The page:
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Columbus Council Considers Order Pushing Healthier Drinks With Kids Meals

A McDonald's billboard in Kentucky.
A McDonald's billboard in Kentucky.

Columbus City Council is expected to pass a resolution requiring restaurants to make healthy drinks the default options offered with kids’ meals at restaurants.

The order, which the Council hopes will help curb childhood obesity, describes healthy drinks as water, low-fat milk or 100% fruit juice.

Council's proposal cites a 2019 report from the Robert Wood Johnson Foundation that states about one of every six kids in Ohio is obese. It also says the obesity rate for preteens and teenagers is 17.1%, which is the 10th-highest preteen and teen obesity rate in the country.

According to the U.S. Centers for Disease Control and Prevention, the percentage of children impacted by obesity has more than tripled since the 1970s.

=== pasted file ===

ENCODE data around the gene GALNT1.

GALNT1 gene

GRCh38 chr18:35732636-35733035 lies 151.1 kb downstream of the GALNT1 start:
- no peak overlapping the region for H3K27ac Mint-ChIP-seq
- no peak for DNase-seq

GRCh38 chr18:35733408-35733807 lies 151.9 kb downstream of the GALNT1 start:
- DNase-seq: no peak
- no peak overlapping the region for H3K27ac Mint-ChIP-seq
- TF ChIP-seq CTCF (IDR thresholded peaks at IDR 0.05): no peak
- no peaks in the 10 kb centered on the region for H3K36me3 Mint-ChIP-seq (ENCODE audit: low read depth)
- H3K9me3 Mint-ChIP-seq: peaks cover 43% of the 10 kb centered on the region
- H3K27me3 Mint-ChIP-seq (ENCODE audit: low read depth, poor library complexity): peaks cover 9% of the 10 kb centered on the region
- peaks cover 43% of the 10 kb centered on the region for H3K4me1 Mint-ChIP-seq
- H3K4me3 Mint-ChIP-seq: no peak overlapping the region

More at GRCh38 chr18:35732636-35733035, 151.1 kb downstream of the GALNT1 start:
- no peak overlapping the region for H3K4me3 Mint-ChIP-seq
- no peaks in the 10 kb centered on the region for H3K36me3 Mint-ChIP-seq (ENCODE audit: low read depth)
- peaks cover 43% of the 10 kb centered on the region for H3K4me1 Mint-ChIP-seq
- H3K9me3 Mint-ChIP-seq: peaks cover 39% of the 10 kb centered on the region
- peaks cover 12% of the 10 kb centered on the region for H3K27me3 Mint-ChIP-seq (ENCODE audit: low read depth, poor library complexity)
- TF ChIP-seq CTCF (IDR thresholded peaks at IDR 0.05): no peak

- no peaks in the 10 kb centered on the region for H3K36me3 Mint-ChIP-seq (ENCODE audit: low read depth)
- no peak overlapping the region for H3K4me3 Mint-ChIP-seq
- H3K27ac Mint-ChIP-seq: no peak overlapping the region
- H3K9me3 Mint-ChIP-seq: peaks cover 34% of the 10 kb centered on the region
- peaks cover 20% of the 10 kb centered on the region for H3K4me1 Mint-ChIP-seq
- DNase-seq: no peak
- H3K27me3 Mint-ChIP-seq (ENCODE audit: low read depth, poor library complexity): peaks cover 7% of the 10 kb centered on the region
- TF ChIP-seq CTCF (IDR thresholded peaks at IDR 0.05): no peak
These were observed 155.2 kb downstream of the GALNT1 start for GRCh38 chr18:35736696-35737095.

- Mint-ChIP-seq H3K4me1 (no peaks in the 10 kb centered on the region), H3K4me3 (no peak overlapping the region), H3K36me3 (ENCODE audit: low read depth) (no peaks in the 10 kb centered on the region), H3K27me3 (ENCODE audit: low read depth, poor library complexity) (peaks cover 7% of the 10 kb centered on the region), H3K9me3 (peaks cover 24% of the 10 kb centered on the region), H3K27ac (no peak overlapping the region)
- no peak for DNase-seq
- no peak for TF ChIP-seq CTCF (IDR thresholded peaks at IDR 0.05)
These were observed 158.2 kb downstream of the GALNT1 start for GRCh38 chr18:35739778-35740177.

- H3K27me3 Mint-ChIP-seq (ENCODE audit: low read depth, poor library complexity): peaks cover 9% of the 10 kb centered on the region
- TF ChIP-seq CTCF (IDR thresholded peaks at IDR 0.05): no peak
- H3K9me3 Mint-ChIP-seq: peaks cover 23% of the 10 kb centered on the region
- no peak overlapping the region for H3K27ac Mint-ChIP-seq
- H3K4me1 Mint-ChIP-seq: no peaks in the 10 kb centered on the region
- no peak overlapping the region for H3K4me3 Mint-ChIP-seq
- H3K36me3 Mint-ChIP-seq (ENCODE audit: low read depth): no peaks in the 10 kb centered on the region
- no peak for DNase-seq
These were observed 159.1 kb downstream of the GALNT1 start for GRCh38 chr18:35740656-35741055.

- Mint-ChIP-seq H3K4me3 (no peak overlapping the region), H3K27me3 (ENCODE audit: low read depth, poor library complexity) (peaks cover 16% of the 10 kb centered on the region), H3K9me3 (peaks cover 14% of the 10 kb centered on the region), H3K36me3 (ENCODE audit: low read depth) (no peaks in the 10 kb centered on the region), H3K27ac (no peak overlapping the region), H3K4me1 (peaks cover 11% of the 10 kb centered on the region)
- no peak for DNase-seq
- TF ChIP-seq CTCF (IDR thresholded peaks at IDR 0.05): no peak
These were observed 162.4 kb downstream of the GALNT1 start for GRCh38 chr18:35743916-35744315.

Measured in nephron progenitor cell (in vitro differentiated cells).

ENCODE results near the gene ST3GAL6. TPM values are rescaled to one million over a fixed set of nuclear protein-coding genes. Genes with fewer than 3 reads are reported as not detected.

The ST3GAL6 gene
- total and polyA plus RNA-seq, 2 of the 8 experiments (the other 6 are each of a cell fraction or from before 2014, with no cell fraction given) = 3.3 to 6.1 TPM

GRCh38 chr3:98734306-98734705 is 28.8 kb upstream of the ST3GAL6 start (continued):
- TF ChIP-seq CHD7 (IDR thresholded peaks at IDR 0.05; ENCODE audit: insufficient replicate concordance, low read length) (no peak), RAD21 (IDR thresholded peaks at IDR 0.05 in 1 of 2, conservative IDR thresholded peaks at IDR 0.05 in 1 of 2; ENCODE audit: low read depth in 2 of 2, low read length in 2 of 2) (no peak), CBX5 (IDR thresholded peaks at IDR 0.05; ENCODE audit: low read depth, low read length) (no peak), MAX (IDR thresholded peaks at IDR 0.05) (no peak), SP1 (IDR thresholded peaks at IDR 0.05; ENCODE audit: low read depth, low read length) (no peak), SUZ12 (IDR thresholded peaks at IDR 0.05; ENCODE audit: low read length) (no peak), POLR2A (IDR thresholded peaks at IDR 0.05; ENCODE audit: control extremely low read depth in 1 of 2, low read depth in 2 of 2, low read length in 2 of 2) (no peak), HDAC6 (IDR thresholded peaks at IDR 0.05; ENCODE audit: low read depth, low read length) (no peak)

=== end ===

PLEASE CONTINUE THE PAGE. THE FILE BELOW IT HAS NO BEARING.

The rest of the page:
If Council passes the measure, any food service operation offering a children’s meal that includes a beverage, but that fails to present water, low-fat milk or fruit juice as default options with the meal, will receive a warning upon first offense. Upon second offense, the restaurant will owe $25. Upon third offense, the restaurant would owe $50.

The city health department will be tasked with enforcing the order.

Adora Namigadde was a reporter for 89.7 NPR News. She joined WOSU News in February 2017. A Michigan native, she graduated from Wayne State University with a B.A. in Broadcast Journalism and a minor in French.